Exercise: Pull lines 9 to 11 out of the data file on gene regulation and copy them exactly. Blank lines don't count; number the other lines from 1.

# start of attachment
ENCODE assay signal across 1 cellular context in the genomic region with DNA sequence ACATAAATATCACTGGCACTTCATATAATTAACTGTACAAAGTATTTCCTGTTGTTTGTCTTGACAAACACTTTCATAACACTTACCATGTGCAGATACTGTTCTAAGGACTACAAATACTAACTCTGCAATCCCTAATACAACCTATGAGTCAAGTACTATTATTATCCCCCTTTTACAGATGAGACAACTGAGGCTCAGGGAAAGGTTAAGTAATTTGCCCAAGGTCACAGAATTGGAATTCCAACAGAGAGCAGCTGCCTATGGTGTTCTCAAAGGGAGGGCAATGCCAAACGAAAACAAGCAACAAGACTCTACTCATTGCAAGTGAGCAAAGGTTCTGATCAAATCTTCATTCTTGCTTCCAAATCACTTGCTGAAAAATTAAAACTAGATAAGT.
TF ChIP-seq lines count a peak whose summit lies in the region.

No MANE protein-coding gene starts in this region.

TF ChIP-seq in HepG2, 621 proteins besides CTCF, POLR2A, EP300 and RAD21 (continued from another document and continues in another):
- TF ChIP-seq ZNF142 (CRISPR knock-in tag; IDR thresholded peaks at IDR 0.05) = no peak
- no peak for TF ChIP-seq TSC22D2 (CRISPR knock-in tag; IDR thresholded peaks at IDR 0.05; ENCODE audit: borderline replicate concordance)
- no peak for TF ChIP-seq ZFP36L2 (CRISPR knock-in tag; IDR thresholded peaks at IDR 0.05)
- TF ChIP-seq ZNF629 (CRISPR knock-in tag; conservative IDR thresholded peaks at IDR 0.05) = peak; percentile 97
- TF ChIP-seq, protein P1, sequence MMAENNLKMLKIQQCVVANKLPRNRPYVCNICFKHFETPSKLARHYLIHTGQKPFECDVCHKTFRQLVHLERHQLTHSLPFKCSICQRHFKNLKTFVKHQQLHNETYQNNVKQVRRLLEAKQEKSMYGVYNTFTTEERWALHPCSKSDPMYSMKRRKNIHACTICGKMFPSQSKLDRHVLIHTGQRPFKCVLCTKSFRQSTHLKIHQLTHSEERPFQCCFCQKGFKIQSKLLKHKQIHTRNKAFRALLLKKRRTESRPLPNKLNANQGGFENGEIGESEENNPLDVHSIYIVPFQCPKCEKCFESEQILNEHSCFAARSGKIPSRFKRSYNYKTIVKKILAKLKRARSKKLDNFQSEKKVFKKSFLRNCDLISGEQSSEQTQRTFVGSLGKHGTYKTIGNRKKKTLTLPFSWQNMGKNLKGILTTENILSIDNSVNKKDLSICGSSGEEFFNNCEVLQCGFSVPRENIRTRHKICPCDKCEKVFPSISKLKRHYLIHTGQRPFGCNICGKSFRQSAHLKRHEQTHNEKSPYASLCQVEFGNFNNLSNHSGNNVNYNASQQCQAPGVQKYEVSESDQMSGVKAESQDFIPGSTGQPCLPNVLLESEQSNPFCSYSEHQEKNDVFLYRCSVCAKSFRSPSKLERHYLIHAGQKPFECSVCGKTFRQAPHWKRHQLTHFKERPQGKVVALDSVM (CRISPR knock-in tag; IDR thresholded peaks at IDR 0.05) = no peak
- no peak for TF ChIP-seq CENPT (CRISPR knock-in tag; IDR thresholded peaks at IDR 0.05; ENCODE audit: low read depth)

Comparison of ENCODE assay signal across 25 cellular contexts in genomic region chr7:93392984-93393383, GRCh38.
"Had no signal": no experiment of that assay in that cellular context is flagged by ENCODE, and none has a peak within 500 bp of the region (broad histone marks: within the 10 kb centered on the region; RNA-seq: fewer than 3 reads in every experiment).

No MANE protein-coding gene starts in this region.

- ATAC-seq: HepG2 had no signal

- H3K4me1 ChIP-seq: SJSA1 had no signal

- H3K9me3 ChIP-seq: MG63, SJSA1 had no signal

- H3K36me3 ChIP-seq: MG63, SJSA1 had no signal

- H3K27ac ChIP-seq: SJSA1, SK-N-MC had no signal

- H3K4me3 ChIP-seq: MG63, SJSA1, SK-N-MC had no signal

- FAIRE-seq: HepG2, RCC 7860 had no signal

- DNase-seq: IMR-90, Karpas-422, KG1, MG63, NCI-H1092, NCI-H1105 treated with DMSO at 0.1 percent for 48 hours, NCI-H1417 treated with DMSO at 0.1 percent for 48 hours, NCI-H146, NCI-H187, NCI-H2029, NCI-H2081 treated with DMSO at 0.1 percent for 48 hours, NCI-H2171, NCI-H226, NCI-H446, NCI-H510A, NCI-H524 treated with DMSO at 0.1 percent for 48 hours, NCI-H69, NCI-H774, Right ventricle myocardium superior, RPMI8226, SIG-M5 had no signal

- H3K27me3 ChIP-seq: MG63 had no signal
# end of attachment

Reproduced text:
- TF ChIP-seq, protein P1, sequence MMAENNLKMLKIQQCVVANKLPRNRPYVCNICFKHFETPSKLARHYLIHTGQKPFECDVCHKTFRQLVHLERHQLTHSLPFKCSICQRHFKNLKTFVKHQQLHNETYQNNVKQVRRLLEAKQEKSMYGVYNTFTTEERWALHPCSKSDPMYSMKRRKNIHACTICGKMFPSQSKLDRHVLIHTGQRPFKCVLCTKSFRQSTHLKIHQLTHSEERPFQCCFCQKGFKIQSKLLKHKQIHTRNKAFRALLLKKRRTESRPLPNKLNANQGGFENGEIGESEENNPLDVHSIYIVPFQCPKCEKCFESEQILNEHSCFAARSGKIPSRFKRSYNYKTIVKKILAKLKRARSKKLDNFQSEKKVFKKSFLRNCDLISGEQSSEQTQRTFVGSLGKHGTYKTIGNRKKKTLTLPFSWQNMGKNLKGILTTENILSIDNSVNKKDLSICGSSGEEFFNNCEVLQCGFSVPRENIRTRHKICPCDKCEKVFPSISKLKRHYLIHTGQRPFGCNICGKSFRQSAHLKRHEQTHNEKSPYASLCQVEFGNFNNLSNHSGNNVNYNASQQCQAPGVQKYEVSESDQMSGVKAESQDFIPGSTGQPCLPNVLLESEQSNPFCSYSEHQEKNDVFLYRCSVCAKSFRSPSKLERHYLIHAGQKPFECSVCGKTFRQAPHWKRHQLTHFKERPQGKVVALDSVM (CRISPR knock-in tag; IDR thresholded peaks at IDR 0.05) = no peak
- no peak for TF ChIP-seq CENPT (CRISPR knock-in tag; IDR thresholded peaks at IDR 0.05; ENCODE audit: low read depth)

Comparison of ENCODE assay signal across 25 cellular contexts in genomic region chr7:93392984-93393383, GRCh38.